Education Majors: What to Know Before Student Teaching
For education majors, the final semester of senior year can be daunting. Every Spring, they take on student teaching, which requires them to attend an elementary, middle, or high school for the entire semester, working with the instructor. The on-campus requirement for this class is the “student teaching seminar,” which meets once a week in the evening. This semester includes creating lesson plans, teaching, reflecting, and creating the EdTPA. The EdTPA is an undisclosed licensure assessment that professors reveal to students once they begin student teaching. How are these seniors coping with the heavy stress this course entails? Current senior Lillian Lindberg has weighed in on her own experience.
She has attended NCU four years and chose to go into teaching because she has “always wanted to be a teacher.” Teaching has been her passion since she was in second grade, she got to see behind the curtain of a good intentioned teacher which thoroughly inspired her to follow in their footsteps. Lindberg recalls seeing the “hours and intention and thought and love go into that job,” which she wants to share with her own students. Her main encouragement to follow education was the thought of, “How awesome would it be to be a teacher and teach stories just like Jesus did?”
Lindberg is teaching seventh and eighth grade at Maranatha Christian Academy (MCA) in Brooklyn Park. Lindberg stated that her experience has been challenging, similar to a pressure cooker, difficult, but most importantly refining. Similar to how Malachi 3:2 explains, she says that student teaching is being “refined through fire,” much like the process of refining silver or gold. Each day is a new learning experience that can quickly wear down a teacher, but each day also brings more skill and knowledge about the craft.
Her experience within the major is relatively unique since she could not join the school of education until her junior year. All of her content-specific courses were crammed into three semesters just before taking on student teaching, which made her feel, “How did I get here?” Lindberg reports that she did not feel prepared for student teaching, especially since the education professors purposefully do not tell the students much about the EdTPA. Everyone around her was telling her that she had been taught and prepared for this, but she simply thought, “I need to have faith that I am ready.”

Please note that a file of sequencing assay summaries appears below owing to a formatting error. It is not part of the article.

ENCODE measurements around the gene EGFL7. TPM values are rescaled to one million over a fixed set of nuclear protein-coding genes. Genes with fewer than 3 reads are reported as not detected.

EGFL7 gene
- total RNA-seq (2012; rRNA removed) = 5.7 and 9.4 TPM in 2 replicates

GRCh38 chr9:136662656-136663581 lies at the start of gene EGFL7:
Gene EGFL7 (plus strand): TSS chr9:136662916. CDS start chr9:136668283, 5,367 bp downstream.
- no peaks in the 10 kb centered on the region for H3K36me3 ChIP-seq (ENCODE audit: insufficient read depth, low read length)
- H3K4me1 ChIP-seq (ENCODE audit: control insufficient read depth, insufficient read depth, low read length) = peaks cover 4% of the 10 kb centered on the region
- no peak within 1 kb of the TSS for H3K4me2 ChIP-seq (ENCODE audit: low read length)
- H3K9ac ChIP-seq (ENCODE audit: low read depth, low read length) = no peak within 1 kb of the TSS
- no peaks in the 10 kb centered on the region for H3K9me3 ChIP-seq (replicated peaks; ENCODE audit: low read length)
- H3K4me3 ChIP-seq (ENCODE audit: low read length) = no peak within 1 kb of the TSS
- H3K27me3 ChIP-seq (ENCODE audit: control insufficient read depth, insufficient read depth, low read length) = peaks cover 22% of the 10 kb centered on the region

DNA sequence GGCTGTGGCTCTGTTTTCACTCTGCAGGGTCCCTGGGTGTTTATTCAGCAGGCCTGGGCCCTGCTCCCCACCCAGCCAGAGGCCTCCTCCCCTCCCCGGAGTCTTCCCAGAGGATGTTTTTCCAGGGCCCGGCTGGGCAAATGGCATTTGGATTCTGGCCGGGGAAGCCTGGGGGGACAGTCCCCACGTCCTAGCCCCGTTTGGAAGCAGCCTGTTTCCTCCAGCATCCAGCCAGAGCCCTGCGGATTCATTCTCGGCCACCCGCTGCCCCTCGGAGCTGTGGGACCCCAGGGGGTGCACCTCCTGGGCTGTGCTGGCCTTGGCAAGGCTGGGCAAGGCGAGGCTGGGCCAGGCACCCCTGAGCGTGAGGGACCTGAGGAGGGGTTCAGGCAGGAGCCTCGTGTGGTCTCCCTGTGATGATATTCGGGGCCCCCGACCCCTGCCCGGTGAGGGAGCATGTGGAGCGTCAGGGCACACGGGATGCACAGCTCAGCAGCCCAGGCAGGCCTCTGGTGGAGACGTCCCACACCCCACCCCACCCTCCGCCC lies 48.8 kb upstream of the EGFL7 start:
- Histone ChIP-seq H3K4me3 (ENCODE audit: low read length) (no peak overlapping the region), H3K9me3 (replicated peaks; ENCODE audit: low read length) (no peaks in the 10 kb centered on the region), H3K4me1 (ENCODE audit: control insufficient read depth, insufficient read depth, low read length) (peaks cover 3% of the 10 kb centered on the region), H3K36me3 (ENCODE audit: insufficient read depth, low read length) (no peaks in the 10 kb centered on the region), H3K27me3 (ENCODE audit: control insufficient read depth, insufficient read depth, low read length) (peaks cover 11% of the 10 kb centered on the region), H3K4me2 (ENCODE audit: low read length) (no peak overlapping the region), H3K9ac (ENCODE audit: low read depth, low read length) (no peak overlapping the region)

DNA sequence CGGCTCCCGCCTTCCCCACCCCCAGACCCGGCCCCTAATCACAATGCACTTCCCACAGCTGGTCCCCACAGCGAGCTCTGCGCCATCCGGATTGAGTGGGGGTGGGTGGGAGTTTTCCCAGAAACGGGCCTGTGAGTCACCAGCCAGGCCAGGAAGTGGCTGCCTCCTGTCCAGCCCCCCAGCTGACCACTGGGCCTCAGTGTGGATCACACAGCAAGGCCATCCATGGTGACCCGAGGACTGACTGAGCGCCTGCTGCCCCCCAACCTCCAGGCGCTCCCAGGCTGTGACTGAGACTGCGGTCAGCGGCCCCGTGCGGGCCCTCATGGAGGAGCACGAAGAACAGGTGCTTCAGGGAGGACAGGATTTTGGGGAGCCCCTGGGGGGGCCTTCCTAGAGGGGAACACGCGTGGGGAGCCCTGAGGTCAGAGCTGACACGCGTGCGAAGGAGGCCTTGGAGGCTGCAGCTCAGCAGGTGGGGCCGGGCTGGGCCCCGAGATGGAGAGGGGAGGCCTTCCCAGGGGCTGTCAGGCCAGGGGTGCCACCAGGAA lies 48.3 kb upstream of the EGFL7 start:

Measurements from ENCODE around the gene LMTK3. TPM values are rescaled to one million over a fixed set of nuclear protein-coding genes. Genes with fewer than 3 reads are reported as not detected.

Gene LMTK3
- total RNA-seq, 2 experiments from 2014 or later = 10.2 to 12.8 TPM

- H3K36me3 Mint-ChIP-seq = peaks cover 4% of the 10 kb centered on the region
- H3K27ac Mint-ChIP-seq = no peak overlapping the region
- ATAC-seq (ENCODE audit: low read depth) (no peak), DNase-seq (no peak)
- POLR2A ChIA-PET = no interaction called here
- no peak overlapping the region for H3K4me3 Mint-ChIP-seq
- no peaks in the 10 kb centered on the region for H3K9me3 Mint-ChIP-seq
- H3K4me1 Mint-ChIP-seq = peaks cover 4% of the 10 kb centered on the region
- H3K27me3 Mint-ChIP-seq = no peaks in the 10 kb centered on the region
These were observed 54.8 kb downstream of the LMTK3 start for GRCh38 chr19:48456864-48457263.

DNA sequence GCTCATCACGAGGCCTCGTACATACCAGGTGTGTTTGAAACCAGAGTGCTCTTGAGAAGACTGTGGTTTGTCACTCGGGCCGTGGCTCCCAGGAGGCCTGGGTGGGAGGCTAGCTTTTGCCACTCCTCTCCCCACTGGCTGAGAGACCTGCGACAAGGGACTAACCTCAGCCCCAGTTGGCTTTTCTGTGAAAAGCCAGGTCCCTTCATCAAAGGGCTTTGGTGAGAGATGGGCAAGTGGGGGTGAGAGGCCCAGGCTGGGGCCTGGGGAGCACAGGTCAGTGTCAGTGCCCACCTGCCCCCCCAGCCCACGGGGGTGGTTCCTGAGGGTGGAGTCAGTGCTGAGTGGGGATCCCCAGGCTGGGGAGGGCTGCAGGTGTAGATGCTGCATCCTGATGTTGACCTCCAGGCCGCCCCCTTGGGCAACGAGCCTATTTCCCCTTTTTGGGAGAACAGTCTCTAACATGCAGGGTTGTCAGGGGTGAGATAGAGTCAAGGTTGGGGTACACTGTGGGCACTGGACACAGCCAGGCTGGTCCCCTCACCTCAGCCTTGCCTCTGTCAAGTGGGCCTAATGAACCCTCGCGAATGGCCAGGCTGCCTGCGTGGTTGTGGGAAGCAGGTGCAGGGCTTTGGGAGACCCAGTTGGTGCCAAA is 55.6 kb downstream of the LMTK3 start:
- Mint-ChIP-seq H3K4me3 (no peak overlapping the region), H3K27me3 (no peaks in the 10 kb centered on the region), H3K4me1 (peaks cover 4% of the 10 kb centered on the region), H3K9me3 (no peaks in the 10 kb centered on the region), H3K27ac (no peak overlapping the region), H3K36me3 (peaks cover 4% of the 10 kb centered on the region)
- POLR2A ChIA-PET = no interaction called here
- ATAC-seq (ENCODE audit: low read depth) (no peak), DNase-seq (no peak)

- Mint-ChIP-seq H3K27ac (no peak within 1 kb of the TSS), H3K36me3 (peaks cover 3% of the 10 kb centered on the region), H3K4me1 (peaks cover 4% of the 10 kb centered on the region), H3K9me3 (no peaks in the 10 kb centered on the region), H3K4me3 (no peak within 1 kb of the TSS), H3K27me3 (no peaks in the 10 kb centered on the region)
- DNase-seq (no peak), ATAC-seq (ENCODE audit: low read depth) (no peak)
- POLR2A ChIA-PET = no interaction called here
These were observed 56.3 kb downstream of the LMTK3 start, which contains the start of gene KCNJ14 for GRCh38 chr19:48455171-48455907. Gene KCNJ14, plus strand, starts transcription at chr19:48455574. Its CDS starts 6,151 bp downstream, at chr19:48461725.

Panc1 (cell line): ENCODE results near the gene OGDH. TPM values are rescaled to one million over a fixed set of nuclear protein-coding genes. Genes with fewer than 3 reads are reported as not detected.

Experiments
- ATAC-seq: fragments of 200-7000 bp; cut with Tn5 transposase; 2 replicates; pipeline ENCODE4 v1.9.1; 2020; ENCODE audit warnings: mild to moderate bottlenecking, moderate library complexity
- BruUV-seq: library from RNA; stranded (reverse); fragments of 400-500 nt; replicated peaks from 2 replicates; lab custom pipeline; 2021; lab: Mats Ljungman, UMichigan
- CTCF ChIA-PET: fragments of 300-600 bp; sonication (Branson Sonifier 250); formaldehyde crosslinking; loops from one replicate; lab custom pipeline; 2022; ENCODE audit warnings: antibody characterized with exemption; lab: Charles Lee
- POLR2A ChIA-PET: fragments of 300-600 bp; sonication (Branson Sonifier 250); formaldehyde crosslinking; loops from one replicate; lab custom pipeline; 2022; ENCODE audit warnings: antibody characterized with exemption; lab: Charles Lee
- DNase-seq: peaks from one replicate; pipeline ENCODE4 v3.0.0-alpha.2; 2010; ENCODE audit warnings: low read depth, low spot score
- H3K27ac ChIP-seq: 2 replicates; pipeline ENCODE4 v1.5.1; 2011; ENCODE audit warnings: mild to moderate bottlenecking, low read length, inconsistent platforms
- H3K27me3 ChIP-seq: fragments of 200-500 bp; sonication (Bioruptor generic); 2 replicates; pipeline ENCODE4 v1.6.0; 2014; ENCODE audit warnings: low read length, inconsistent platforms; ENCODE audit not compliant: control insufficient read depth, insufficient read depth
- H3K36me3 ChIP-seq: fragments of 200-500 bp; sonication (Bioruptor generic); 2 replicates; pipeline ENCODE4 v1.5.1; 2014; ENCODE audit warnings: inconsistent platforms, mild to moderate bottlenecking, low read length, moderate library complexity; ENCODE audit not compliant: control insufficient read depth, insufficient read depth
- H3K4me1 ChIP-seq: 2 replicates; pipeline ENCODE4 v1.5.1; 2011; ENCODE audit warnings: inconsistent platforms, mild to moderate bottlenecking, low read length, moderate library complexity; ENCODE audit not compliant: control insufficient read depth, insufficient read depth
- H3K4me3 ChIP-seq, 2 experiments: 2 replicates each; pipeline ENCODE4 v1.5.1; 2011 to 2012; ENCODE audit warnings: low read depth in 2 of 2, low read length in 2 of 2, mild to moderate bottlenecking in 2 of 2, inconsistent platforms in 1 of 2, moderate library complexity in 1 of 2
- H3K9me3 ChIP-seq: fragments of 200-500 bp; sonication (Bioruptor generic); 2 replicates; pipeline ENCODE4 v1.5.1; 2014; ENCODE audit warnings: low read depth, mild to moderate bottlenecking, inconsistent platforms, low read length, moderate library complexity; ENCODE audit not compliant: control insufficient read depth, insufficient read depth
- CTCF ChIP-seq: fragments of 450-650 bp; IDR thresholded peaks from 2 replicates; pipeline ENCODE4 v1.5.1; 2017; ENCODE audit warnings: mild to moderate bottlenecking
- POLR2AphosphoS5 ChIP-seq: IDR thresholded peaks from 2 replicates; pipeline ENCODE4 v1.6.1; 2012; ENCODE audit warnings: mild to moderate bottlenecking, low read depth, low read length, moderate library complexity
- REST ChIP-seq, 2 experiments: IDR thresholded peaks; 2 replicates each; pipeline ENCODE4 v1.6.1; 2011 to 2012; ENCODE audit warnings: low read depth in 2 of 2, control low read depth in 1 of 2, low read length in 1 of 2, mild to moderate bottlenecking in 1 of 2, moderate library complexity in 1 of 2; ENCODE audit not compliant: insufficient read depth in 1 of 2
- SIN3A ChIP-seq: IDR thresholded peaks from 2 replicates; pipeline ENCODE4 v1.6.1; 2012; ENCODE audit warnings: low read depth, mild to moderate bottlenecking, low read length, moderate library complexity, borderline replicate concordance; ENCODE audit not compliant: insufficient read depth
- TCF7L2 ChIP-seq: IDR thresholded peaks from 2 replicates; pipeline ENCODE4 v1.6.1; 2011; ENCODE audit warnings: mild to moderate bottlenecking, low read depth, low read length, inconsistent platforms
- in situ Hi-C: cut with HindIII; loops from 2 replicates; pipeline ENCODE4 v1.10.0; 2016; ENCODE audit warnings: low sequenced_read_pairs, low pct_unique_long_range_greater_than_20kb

The thing she has found most encouraging is her students. Sometimes she has a bad day or is really tired, but her students come alongside her. “Just seeing their smiles and successes in what I’ve planned and taught has been really encouraging.”
Other times, she has to remind them that she’s in charge. One time that she recalls, she was met with a sassy chorus of “That’s not how Mr. Harrison does it.” Lindberg simply responded with, “Do I look like Mr. Harrison? Do I sound like Mr. Harrison? I’m not Mr. Harrison. He’s not your teacher right now, I am.” It is never possible to make everyone like the teacher, but it is important that the students at least respect her.
Looking back on the semester, Lindberg regrets not making habits. She says that, “specifically for me I wish I had built and maintained discipline in spending time with the Lord every day… I know that my identity would be more firm in ‘it’s not what you do or how you do it it’s how I [God] see you.’” One thing that she says would really help the incoming seniors is to read the student handbook.